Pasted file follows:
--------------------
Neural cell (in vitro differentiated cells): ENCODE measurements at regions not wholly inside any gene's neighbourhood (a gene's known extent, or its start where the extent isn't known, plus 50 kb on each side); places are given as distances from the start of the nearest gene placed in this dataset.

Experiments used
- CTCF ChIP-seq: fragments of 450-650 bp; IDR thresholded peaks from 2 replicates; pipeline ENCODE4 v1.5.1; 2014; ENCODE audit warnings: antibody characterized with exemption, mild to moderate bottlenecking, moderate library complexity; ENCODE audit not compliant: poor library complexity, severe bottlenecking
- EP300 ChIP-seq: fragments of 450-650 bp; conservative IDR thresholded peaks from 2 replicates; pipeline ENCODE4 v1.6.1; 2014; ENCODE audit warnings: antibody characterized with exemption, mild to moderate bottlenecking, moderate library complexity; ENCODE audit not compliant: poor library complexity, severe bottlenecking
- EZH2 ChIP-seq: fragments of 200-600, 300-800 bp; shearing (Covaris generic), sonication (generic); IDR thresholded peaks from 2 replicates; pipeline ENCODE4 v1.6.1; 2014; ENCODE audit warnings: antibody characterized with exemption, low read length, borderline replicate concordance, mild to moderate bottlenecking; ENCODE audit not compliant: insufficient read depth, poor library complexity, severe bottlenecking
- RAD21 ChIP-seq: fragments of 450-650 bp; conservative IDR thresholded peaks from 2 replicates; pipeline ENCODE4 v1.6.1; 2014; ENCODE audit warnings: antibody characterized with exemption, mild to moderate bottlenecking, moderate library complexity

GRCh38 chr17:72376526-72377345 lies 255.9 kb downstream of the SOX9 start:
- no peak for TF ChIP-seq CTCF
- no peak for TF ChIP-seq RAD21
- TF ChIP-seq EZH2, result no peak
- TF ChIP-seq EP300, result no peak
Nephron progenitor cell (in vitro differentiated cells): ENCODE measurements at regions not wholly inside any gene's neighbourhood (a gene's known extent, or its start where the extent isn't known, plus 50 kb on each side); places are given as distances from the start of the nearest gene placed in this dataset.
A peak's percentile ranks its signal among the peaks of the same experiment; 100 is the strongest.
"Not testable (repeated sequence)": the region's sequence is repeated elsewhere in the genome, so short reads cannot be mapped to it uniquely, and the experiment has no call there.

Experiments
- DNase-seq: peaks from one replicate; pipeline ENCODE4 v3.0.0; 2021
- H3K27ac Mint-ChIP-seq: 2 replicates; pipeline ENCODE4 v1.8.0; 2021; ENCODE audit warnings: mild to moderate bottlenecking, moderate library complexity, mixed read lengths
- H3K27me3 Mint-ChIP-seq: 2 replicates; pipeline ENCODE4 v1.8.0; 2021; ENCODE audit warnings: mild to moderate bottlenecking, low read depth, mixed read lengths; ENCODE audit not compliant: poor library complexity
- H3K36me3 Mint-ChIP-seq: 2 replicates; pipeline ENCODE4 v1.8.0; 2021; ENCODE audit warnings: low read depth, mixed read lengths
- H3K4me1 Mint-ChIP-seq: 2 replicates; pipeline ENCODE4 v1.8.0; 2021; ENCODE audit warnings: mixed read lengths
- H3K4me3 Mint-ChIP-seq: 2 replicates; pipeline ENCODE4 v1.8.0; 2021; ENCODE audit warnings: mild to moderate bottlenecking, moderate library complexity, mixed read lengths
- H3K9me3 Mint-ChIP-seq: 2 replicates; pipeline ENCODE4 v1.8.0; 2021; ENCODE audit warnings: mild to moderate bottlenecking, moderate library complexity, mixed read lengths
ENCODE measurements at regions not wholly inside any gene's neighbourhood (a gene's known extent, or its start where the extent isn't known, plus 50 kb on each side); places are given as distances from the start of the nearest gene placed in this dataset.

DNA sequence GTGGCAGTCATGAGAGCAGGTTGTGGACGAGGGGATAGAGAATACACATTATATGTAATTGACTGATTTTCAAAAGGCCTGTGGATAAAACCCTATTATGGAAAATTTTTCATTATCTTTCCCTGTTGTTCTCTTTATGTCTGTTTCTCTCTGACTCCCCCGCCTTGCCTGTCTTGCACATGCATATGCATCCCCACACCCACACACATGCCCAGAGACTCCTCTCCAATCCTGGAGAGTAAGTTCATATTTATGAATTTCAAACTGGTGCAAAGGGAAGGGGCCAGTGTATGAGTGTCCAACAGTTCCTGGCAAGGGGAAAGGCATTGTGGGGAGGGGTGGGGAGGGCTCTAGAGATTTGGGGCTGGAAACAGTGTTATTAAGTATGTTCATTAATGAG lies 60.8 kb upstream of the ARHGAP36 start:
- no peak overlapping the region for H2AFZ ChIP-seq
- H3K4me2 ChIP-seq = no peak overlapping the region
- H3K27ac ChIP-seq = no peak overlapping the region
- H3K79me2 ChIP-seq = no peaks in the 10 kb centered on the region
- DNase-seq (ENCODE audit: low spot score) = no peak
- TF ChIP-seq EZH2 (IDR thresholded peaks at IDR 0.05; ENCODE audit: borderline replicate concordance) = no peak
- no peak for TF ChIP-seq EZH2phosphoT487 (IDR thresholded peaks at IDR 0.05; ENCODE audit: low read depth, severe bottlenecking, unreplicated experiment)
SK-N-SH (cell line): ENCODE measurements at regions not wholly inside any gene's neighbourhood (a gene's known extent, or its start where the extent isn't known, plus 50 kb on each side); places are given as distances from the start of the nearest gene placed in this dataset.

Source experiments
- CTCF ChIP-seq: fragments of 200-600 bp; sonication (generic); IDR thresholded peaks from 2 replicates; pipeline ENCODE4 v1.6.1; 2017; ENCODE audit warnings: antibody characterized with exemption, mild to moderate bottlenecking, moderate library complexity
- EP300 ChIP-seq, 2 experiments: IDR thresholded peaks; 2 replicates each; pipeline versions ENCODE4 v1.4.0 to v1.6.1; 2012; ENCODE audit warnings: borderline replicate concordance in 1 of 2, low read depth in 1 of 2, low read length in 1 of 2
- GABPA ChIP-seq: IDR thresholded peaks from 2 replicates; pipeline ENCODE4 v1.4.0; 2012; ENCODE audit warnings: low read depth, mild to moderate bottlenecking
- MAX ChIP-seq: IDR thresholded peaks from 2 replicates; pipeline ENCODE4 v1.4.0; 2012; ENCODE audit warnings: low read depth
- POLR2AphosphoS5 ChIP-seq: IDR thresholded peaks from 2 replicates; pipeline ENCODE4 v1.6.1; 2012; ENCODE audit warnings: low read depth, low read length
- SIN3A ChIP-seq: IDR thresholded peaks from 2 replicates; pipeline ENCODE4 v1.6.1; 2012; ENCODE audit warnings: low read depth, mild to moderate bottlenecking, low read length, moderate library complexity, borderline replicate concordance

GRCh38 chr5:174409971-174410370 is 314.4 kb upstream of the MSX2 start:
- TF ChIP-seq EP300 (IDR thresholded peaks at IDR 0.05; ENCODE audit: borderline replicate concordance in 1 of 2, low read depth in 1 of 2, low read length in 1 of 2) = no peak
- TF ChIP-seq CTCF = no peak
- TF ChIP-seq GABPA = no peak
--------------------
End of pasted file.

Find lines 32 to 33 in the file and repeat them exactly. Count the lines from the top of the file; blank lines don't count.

SK-N-SH (cell line): ENCODE measurements at regions not wholly inside any gene's neighbourhood (a gene's known extent, or its start where the extent isn't known, plus 50 kb on each side); places are given as distances from the start of the nearest gene placed in this dataset.

Source experiments